We went during low season, August, and found it to be perfect for our family. There was always plenty of seating, the beach was never crowded and the prices and offers seemed to be lower and negotiable. You’ll get two sun chairs a table and umbrella for 200 THB a day for those who enjoy spending their time on the beach. Be careful of the tide…low season means red flags most of the time, so water activity is discouraged. We dipped our toes here and there, but never made the plunge. Speedboats are rare, as are jet skis, so noise pollution isn’t a problem. Many take up kayaking, snorkeling and surfing here. Update: We also found great pleasure in beach front massages. Our favorite place had a wooden thatch canopy set up, with ladies in green shirts. Now, there’s no wooden thatch canopy, but they are still there, offering massages for 300 bht on mats right on the sand. We negotiated our price down from 400 bht, and cut the kids in half. Needless to say, our kids now beg for massages after this trip. My husband and I had been told that we had to have some custom clothing made, so while at the beach, we poked our noses into a store, and an hour and a half later, we had measurements taken and dress shirts, slacks and skirts on order. In only 24 hours and one fitting, we had them back, perfect.
We spent most of our days walking to the beach, grabbing massages and eating. Taxis anywhere on the island are expensive since they don’t use a meter. So, going places can be cost prohibitive. You’ll spend 600-800 THB to get anywhere close to Patong, Karon or Kata beaches. Luckily, our new tailor friend told us about the blue public fresh air bus, called a Songtaew. We had wanted to visit the large Central Festival Center shopping mall in Phuket Town, so this was the perfect way to do it. s=”body”>They travel the island on designated routes, leaving the central market area on Ranong Road in Phuket Town every half-hour between 7.00 am and 6.00 pm, and traveling to each of the various beaches. The average cost is between 10 and 40 Baht depending on how far you are travelling, and often less or no charge for small children. We paid 100 THB there and 80 THB back. They do not go to other beach towns from Surin, unless you first go through Phuket Town then to Patong, Karon and Kata and other beach destinations. They are modest buses, with three wooden benches for seating and open air ventilation. My kids thought it was a blast, and my husband and I enjoyed the cultural side of it. The bus stop in Surin is right by the 7-11, you just flag it down and it stops. You can pretty much flag it down anywhere along a road if you see one, same with getting off.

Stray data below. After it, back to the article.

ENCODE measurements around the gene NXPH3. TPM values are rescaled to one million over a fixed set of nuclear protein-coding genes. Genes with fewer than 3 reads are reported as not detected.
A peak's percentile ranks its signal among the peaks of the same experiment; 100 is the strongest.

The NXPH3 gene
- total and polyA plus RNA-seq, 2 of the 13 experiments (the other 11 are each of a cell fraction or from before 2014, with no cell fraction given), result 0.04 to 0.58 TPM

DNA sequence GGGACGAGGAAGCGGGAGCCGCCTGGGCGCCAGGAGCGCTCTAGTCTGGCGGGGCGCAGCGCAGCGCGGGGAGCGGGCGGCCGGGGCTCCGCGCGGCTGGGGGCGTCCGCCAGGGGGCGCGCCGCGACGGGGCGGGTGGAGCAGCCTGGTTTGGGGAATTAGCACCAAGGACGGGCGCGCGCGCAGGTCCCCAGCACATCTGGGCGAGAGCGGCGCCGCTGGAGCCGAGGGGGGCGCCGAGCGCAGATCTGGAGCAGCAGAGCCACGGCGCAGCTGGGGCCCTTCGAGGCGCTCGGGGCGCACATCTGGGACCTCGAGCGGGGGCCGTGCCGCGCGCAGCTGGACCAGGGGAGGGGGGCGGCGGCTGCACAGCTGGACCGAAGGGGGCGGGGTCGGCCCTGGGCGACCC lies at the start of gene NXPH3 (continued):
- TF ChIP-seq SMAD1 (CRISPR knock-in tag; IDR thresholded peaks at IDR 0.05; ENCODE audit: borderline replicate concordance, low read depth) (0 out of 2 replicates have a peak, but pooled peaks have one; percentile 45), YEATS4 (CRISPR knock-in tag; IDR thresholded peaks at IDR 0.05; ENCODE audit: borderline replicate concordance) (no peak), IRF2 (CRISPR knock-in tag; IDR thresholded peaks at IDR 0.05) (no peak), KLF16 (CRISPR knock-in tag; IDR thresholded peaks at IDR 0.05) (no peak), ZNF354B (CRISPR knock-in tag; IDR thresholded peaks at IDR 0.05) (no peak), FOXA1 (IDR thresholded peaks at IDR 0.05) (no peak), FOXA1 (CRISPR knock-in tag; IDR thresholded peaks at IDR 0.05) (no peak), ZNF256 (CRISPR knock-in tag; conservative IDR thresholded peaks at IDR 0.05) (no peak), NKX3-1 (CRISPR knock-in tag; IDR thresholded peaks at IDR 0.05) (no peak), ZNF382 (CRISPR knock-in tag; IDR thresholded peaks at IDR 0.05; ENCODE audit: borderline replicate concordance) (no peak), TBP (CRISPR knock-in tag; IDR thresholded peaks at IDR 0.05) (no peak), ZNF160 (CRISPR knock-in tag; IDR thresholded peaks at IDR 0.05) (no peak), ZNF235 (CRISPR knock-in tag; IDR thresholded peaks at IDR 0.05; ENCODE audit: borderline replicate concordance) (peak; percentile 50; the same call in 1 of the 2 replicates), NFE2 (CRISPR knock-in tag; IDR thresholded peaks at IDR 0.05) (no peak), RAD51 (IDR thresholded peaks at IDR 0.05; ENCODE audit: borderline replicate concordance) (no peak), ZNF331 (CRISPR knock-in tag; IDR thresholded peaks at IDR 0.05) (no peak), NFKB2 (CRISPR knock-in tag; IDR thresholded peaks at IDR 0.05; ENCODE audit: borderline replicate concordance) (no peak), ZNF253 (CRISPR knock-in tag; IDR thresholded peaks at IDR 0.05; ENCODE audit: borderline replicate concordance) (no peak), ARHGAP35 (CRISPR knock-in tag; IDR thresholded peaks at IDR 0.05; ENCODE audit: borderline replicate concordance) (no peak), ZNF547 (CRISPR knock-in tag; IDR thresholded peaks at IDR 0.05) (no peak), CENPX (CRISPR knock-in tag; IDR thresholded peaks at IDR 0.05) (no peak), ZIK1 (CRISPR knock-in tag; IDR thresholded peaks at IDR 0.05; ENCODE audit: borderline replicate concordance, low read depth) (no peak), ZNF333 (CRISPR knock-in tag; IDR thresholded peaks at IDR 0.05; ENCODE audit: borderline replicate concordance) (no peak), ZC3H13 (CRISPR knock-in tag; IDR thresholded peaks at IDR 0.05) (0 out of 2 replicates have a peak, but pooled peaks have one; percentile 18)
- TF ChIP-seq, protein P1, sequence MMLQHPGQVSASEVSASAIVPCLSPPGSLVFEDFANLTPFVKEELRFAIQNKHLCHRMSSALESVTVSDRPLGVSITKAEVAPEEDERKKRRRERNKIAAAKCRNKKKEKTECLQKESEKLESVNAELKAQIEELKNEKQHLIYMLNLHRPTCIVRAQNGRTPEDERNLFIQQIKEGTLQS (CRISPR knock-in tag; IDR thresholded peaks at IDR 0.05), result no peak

Once in Phuket Town, they’ll drop you off at Phuket Town central market roundabout. Here, you’re in the heart of town, choose your destination and start walking. Markets, coffee shops and food abound in this congested area of Phuket. However, if you want to continue on to Central Festival, you need walk up the street just a bit and look for the large coach buses or micro buses. Just start asking for Central Festival Mall bus and people will direct you. DO NOT take a taxi to Central Festival. They’ll charge you 200 THB for a 5 minute drive, the coach bus charged my husband and I 20 THB each, and the children were free.
Central Festival is a large and very nice mall. It is much like a mall you’d find in Bangkok, with a little bit of everything, high and low end. You’ll find various food courts of local food and Western food, an area dedicated to kids edutainment called Edu Planet featuring places such as Gymboree, a theater and health and beauty services.
All in all, throughout our entire trip, we found Surin Beach to be our favorite hang out spot. The simplicity of life, the small crowds and the beauty of the beach will call us back in the future.
Updated: 22 October, 2014